The shocking number of people that go into debt for Valentine’s Day

Valentine’s Day might be the most transparent “Hallmark Holiday.” Sadly, cupid and commerce agree on the essentials: chocolate, stuffed bears, flowers, a little ice, and a candlelit dinner. No way around it.

If you don’t have the funds to do true love justice either fake a serious illness or join the one in 10 Americans who go into debt every year on behalf of Valentine’s day expenses. The most common contributors include spending on restaurants (52%), gifts (48%) and entertainment (43%).

These stats come courtesy of a new survey of 1,000 Americans conducted by Compare Cards.

According to the report, the average respondent expects to spend more than $140 on their significant other this Friday, even though a comparable majority is certain that their partner will spend much less on them in return.  These figures were even steeper among men ($248.90) and Gen Xers ($293.10).

You might be delighted to learn that a sizable share of the study pool was actually turned off when their date spent too much money on Valentine’s Day. The threshold varies depending on generation, but 31% of all the participants surveyed said extravagance had a way of neutering the spirit of the holiday. On average, respondents said anything over $201 is way too much.

“Good intentions should be acknowledged, but if you spend too much money on Valentine’s Day, your partner may be a bit peeved,” the authors wrote. “If you want to pull out all the stops for your sweetheart without emptying your wallet, then consider budget-friendly alternatives to Valentine’s Day spending.”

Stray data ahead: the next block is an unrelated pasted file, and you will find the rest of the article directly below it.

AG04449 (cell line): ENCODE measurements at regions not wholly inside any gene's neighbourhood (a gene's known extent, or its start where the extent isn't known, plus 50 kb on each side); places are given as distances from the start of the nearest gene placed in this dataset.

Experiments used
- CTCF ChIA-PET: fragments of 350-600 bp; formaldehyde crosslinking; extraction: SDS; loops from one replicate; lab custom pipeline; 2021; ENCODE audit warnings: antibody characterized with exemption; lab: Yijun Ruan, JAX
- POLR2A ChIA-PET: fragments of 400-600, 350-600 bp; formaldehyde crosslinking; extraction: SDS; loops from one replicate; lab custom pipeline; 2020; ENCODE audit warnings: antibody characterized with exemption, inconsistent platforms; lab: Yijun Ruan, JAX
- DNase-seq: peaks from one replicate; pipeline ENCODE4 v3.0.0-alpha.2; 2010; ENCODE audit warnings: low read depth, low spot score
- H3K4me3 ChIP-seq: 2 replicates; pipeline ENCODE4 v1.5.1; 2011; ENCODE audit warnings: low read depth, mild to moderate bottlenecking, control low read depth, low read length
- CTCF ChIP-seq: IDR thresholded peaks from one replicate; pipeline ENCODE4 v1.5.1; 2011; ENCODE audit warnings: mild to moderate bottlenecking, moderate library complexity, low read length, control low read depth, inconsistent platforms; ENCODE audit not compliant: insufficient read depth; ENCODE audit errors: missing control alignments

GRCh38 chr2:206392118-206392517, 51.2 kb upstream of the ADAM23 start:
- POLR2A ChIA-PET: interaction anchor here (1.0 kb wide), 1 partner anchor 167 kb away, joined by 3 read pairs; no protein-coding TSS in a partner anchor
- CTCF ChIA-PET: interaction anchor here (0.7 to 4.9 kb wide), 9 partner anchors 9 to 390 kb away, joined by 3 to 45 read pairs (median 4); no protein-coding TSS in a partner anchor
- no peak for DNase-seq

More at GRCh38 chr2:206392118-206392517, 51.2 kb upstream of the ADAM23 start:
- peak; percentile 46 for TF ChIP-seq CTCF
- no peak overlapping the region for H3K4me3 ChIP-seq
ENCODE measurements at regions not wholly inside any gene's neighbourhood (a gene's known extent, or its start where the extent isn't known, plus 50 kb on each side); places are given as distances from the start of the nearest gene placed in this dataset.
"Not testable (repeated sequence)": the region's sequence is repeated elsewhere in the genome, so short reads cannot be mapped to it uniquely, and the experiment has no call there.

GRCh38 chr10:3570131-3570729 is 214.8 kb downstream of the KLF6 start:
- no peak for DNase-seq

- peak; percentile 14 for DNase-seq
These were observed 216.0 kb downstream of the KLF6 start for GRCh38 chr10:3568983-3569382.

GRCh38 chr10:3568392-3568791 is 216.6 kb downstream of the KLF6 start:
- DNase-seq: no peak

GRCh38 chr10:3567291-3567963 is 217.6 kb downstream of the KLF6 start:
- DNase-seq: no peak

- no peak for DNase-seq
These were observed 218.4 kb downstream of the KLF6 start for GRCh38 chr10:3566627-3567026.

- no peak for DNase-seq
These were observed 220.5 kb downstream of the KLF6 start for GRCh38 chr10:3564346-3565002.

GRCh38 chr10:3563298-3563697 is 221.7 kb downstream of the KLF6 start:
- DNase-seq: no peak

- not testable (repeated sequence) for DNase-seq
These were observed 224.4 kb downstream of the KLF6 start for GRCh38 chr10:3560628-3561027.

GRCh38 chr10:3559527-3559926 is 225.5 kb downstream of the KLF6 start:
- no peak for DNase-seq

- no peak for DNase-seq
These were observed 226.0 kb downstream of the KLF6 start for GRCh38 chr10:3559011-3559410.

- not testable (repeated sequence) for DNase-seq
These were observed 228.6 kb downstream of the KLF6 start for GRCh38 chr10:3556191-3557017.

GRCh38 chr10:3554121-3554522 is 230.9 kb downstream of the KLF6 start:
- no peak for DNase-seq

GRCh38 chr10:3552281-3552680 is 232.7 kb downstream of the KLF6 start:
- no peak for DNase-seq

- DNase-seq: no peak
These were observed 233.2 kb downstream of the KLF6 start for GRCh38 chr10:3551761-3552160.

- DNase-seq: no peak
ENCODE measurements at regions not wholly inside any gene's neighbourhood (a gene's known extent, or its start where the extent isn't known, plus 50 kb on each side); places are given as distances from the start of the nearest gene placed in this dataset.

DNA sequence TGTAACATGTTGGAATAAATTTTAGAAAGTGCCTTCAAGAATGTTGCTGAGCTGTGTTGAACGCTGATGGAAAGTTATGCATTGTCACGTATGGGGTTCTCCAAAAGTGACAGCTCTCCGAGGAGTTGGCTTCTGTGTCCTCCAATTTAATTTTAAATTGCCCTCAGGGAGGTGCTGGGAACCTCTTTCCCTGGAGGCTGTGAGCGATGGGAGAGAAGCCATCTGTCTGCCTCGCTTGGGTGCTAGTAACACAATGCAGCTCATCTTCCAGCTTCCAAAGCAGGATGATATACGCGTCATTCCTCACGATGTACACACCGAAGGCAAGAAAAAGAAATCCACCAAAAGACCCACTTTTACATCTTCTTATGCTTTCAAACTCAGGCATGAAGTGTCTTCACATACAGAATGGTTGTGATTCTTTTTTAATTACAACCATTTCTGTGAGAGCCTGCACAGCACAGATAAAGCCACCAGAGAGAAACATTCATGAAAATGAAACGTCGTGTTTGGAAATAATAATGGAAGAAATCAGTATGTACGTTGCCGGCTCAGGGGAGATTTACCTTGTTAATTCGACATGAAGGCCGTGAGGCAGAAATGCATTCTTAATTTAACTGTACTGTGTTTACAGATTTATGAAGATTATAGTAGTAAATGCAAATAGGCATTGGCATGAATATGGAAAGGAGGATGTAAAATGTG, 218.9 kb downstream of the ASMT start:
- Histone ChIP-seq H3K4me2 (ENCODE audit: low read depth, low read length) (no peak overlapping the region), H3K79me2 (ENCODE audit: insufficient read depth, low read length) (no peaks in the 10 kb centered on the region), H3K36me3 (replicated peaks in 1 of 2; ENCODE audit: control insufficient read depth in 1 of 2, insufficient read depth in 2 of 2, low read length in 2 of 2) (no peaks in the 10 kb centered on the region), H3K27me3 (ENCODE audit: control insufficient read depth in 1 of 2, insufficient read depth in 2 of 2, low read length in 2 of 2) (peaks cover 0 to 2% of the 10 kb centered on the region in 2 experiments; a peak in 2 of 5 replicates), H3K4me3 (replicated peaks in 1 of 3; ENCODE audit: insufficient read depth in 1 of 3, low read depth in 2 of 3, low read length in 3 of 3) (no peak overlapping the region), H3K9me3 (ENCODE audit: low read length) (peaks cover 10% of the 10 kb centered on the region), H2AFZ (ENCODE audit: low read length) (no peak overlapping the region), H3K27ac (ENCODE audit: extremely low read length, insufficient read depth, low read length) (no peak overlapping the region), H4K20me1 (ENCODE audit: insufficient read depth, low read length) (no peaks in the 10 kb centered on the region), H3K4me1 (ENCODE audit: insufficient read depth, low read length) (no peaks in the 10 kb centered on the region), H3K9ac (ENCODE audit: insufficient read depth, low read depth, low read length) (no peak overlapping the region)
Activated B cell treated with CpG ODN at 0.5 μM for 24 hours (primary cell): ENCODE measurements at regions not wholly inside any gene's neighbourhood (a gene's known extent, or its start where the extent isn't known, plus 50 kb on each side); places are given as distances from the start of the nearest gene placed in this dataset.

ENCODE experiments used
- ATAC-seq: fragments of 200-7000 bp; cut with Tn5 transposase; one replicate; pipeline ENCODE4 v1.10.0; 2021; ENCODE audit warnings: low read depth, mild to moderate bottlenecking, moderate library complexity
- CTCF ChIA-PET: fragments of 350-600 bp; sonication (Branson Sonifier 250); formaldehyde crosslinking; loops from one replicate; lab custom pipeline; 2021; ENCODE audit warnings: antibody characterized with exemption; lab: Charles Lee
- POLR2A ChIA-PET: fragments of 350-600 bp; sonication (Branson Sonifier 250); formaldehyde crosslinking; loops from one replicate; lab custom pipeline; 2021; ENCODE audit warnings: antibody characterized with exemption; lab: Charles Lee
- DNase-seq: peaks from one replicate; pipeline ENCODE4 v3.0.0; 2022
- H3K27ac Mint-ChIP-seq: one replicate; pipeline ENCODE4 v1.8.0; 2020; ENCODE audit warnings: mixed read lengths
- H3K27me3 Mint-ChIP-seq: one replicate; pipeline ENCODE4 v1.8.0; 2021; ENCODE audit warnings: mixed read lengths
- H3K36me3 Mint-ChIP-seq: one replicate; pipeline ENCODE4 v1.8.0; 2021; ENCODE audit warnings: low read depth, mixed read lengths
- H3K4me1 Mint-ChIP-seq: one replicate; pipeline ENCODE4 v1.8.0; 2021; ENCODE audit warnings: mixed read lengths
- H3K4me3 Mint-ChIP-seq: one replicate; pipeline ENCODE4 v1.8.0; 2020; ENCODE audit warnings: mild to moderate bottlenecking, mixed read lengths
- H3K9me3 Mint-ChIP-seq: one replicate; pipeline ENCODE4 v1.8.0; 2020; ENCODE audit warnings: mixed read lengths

You shouldn’t have

Many agree that commercialism has categorically ruined the romantic origins of Valentine’s day.

The holiday began as an ancient Roman Festival. In mid-February, citizens would perform fertility dances, sacrifice animals and then auction suitors off to one another via a lottery system. Tale as old as time.

We’ve since abandon these purity rituals in favor of superficial ones.  Twenty-five percent of the respondents from the new report confessed to routinely spending beyond their means in order to keep their significant other from breaking up with them. This was especially true among Millennials, with 32% going into debt for this very same reason.

Conversely, 17% of participants of every generation have ended a relationship at some point or another because of arguments regarding excessive spending. Just about half agreed that a relationship beholden to economic status cannot last.

Valentine’s day seems to be a good ethical litmus test. Celebrating the holiday successfully is measured by a tally of things that have very little to do with affection.

Younger generations appear to be developing an antipathy towards establishment norms. For the first time in a long time normalizing social services has entered the overtone window. Young people are no longer ashamed to demonstrate maturity through fiscal regulation as opposed to the achievement of lavish lifestyles—a welcomed return to form.

From the report:

“Generation and gender factors appear to affect budgets. Gen Xers go big or go home, with an average ideal spending limit of $375.80. Millennials, on the other hand, think that $196 is the maximum their partner should spend. Baby boomers keep things even more frugal, reporting that $73.60 is where spending should stop.”

Over 40% of the Gen Zer surveyed in the new analysis plan on taking advantage of reward cards to fund a romantic Friday evening.

The authors suggest love birds practice sobriety and imagination this coming Valentine’s day. Effort and affection are the only things really required for a special day. Fancy dinners and gifts are merely shortcuts to articulating both.

“Feb. 14 will come and go, but the negative effects of overspending will stick around much longer. Fancy gifts and overpriced restaurants aren’t the only way you can show that certain someone special you care. Consider being honest with your beloved about your financial limitations and find a way to celebrate this romantic day in a way that works best for you, your date and your bank account,” the authors conclude.

Besides, dedicating a holiday to the person you’re currently dating is like giving a pimple a birthday. If you disagree now, check back in about six months.